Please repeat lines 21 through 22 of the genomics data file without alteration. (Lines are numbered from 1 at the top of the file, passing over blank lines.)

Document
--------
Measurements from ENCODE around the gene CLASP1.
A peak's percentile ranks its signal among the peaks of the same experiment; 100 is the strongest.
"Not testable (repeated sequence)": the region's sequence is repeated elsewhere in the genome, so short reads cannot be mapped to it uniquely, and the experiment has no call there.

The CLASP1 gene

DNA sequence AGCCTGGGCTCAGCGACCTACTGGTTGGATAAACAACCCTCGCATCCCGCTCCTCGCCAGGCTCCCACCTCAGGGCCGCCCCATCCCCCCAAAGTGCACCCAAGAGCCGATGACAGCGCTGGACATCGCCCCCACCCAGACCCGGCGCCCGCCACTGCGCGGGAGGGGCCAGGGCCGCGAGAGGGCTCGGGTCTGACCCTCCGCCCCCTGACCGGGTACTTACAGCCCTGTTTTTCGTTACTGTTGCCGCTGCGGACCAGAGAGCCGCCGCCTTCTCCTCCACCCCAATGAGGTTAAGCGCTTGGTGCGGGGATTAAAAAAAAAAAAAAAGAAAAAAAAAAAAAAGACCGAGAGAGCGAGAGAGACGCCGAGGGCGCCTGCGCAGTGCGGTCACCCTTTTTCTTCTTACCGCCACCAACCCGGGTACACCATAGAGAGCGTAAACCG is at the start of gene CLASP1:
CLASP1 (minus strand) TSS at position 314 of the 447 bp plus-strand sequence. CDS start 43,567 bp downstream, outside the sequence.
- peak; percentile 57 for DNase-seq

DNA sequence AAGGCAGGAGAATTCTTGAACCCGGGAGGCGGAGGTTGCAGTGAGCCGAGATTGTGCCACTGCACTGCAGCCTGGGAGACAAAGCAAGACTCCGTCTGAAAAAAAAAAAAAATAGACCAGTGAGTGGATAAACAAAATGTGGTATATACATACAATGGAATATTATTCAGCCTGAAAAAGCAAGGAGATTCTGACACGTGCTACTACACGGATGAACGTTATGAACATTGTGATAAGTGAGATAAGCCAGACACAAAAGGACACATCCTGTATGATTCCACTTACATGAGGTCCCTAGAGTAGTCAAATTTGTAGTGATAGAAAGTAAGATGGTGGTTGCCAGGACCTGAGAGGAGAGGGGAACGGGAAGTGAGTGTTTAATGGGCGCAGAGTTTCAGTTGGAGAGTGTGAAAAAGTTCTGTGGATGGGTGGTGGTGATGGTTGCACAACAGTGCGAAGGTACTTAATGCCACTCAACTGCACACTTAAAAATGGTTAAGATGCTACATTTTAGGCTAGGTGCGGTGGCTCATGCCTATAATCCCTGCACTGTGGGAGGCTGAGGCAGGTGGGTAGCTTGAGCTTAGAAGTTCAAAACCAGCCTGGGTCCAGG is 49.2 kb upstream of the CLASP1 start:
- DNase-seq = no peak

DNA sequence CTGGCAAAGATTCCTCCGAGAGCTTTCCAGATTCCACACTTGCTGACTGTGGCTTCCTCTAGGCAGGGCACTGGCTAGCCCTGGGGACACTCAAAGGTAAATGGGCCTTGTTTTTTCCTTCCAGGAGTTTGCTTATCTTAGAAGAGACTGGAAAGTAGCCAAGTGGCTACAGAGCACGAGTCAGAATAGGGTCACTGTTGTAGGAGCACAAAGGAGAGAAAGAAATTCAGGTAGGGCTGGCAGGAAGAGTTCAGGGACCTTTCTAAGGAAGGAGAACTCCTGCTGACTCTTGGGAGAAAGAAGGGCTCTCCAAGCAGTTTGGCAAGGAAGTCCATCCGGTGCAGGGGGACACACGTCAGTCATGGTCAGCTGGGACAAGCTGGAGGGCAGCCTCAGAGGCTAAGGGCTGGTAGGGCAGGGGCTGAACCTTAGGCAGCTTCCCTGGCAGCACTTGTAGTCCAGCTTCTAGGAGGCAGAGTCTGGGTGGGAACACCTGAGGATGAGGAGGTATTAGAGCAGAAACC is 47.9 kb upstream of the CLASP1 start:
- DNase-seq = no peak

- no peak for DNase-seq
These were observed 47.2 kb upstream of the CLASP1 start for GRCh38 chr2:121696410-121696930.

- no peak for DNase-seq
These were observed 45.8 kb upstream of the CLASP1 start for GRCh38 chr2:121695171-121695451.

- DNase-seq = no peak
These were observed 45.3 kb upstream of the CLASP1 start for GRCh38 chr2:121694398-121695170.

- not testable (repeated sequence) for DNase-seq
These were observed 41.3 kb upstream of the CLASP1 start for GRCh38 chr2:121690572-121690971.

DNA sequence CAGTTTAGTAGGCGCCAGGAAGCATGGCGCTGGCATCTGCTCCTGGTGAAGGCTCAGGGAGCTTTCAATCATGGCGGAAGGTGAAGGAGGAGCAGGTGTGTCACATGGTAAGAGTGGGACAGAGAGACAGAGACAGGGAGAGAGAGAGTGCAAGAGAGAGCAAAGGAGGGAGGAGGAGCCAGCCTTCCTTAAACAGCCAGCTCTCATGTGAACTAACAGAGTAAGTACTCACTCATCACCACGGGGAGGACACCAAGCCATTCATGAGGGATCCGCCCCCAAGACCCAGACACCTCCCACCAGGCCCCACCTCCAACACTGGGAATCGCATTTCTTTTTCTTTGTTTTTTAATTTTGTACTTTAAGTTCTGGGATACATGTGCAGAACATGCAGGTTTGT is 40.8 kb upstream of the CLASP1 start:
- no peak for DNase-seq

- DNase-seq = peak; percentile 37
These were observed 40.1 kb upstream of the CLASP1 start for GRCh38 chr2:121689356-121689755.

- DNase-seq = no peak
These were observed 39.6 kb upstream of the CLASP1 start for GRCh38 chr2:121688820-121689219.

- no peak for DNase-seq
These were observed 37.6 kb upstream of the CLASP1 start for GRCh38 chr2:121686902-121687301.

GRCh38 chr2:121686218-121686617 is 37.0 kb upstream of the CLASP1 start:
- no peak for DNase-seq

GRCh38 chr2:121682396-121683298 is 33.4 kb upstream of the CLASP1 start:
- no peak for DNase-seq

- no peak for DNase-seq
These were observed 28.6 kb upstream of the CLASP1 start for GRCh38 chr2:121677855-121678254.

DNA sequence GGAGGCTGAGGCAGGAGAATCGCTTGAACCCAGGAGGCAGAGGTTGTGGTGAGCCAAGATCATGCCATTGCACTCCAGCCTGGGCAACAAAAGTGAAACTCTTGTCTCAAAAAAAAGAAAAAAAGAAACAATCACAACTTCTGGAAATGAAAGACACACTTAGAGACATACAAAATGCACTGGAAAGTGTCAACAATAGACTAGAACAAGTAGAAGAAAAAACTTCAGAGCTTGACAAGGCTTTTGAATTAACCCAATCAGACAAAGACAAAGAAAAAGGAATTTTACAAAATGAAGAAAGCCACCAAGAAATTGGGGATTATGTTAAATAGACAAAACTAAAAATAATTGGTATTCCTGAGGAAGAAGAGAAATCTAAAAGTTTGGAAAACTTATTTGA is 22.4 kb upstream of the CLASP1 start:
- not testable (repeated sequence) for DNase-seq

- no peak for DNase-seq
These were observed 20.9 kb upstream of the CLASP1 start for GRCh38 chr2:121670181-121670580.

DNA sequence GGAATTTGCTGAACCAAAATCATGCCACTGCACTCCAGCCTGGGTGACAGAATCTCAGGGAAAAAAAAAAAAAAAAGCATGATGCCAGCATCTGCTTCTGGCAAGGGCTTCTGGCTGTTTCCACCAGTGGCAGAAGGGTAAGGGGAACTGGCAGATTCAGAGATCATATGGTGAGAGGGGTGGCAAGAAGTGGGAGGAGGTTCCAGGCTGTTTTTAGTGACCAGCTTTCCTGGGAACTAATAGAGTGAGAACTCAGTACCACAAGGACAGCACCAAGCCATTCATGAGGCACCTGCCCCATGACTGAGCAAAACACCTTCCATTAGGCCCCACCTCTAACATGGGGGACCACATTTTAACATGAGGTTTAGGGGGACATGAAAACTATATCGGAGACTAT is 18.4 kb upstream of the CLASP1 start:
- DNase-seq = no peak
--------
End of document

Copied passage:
- no peak for DNase-seq

- DNase-seq = peak; percentile 37